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It's a story that few people know - especially in America, notes Canadian writer/composer David Hein.
On 9/11, when the U.S. closed its air space, planes that were already headed to America had to be diverted to other locations. Thirty-eight planes landed in Gander, Newfoundland. Gander - whose population sat at 9,000 - was inundated by the 6,595 people from those flights.
They accepted those visitors with warmth and hospitality. The people who "came from away" stayed first in high school auditoriums and church halls. But over the next five days, Gander residents invited them to stay in their homes.
"It changed people's lives. They say that, while the world was witnessing the worst acts of humanity, they saw the best of humanity at the same time," Hein says.
Hein and collaborator Irene Sankoff created a new musical, "Come From Away," based on that history. They are developing the show as part of the Goodspeed Festival of New Artists, with a public performance Saturday.
The show, which features a score informed by the East Coast folk tradition in Newfoundland, pulls from interviews that Hein and Sankoff did when they travelled to Gander for the 10th anniversary events on Sept. 11, 2011. Many people returned for the annivesary, and Hein and Sankoff say that their stories were incredibly inspirational. And at least one was romantic. A man from England and a woman from Texas fell in love during their five days in Newfoundland. He moved to Texas, and they returned to Gander for their honeymoon.
While Hein and Sankoff were in Gander, he says, "We were very fortunate. We got welcomed into the commmunity there. People put us up in their houses. They fed us. They entertained us. It was similar to what happened in 2001 to the passengers who were diverted there."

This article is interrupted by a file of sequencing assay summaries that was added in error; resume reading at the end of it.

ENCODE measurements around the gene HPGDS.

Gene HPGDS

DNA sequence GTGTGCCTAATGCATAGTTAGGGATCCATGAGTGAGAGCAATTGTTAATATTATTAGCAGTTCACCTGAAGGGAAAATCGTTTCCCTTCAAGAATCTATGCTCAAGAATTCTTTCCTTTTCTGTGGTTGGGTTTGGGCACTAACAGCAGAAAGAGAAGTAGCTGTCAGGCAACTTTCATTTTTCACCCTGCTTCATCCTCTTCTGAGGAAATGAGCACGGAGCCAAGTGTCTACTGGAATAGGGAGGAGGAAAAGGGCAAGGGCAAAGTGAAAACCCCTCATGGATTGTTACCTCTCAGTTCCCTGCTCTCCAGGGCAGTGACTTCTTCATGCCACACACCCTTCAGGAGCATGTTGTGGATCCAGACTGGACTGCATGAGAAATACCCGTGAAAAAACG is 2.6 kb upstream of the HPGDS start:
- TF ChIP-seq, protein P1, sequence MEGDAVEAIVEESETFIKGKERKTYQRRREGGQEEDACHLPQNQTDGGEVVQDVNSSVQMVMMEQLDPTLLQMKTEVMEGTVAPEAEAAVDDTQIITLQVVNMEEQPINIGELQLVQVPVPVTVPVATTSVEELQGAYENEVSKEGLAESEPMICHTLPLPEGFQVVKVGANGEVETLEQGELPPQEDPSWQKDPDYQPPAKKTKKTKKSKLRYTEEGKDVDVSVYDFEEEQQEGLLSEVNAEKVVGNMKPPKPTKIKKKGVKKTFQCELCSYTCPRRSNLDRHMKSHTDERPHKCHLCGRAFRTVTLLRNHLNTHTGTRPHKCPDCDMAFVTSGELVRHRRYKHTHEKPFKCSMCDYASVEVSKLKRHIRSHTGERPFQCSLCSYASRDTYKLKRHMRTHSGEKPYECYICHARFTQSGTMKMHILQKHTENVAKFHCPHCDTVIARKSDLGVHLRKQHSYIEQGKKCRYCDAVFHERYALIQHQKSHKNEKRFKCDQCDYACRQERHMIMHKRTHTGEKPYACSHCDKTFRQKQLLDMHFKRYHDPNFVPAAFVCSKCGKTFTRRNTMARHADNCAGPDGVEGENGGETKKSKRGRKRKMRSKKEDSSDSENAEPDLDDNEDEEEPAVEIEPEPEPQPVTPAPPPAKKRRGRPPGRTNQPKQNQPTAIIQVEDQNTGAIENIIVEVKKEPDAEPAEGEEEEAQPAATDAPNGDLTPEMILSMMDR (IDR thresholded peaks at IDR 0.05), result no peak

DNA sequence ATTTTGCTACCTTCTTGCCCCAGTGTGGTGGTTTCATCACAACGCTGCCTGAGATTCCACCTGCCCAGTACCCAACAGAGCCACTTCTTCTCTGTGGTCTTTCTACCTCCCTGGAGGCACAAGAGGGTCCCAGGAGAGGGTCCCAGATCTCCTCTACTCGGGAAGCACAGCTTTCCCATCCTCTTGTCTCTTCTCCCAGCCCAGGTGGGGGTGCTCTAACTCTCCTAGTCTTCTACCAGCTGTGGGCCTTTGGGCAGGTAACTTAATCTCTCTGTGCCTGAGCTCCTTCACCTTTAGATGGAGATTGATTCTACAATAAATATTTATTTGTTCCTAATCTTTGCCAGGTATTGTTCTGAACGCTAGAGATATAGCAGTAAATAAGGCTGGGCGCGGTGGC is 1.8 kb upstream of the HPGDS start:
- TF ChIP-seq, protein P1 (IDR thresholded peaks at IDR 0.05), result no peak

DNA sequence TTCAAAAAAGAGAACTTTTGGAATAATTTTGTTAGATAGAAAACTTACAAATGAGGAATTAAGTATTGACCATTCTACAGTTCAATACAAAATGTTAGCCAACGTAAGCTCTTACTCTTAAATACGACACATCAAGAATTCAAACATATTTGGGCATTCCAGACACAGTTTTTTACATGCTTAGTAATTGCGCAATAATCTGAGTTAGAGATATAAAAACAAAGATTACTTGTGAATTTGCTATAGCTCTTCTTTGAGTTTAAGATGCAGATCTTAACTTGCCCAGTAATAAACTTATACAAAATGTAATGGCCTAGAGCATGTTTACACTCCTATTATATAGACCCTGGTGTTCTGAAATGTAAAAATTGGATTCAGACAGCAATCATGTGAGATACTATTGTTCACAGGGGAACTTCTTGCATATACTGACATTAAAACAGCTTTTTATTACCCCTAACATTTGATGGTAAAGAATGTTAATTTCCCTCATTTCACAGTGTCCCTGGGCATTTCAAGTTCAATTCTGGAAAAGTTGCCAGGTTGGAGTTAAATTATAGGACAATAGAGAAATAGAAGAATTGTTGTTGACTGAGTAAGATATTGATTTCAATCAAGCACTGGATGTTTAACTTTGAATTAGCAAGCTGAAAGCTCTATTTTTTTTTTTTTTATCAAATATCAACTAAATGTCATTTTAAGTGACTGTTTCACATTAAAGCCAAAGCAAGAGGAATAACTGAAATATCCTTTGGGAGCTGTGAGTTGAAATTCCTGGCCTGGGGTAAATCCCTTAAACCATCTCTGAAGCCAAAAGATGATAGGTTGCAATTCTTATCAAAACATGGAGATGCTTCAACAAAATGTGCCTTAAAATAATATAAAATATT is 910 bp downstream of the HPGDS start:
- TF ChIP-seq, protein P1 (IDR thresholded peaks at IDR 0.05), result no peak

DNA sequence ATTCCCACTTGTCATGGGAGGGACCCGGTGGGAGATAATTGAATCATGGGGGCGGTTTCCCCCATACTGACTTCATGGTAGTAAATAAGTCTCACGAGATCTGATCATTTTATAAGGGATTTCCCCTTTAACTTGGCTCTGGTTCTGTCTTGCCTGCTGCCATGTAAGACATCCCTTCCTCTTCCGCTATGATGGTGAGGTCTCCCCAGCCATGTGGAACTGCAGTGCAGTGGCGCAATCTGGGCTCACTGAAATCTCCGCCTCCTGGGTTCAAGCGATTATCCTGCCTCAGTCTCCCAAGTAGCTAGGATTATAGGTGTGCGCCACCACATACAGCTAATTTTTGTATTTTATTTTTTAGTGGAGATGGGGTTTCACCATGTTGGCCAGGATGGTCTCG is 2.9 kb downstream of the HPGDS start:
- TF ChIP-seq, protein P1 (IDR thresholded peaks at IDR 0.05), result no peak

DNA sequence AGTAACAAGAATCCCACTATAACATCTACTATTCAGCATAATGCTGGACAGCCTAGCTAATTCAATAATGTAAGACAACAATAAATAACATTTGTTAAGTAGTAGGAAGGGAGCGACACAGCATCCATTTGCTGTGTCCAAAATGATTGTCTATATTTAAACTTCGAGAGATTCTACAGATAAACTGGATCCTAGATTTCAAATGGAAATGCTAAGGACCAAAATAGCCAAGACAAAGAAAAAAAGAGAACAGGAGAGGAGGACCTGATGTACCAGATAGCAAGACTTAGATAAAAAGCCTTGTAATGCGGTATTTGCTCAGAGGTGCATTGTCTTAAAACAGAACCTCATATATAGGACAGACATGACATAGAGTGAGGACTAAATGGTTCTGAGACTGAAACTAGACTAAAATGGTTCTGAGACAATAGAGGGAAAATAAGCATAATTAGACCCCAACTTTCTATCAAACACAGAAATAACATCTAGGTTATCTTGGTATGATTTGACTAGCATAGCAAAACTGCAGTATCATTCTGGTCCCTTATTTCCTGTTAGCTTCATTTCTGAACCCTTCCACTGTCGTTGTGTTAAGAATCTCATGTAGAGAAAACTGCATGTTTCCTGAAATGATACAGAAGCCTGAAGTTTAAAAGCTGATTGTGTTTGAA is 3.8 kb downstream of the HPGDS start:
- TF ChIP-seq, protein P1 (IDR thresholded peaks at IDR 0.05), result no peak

Long before 9/11, Gander held a vital place in the history of flight. Before there was jet travel, planes crossing the northern Atlantic landed in Gander to refuel. The Beatles first set foot in North America there. Queen Elizabeth stopped, as did Albert Einstein and Muhammad Ali. Because it took a little while for the plane to refuel, the famous folks would often hang out with the locals, so there are stories of, say, Fidel Castro going sledding at Gander.
Jets, though, don't need to stop to refuel. Consequently, Hein says, "This town that had one of the largest airports in the world kind of lost its purpose and went down to about six planes a day - little flights. What's wonderful is, (what happened there after 9/11) is not only a story about Canadians embracing people from around the world, but it's also a story of a town finding its purpose again and finding a place in the middle of this tragedy and finding something they were able to do."
Hein and Sankoff, meanwhile, were in New York City on 9/11. They were uptown, living in the International House, a residence that was filled with international students. They remember going up on the building's roof and seeing the smoke and feeling - as so many people did - a sense of helplessness.
It was a sense of helplessness that, in a way, helped fuel the Gander residents' desire to aid the travellers stranded there.
At the same time that "Come From Away" is being workshopped here, it's also being rehearsed in Toronto, as part of the Canadian Musical Theatre Project. It will be given a staged reading there Feb. 14-24.
"Come From Away" is Hein and Sankoff's second work together. They previously wrote, produced and starred in the hit Canadian musical "My Mother's Lesbian Jewish Wiccan Wedding," which is based on Hein's mother's story. It won more awards than any other show in the 2010 New York Musical Theatre Festival.
Hein explains the origins of the show and that memorable title: "My mom moved to Ottawa when I was 13, and she discovered that she was lesbian and fell in love with a Wiccan woman. She then had to come out to me and come out to my dad - her ex-husband; she had just gone through a divorce - and to her homophobic mother. She also rediscovered her Jewish heritage. They got married, and so they had a lesbian Jewish Wiccan wedding."
Hein and Sankoff perform in the show and get married onstage each night.
So, yes, that show is very different from "Come From Away."
Yet, Hein says, in both, "there's a balance of humor and sadness and loss and anger. We like to run the gamut of emotions."
With "My Mother's Lesbian Jewish Wiccan Wedding," he says, it was a tightrope walk worrying about his mother's liking the show. With "Come From Away," it's a tightrope walk in terms of writing and staging a show about 9/11.
"That's the wonderful thing about this festival - it offers us the chance to workshop it and try things out," Hein says.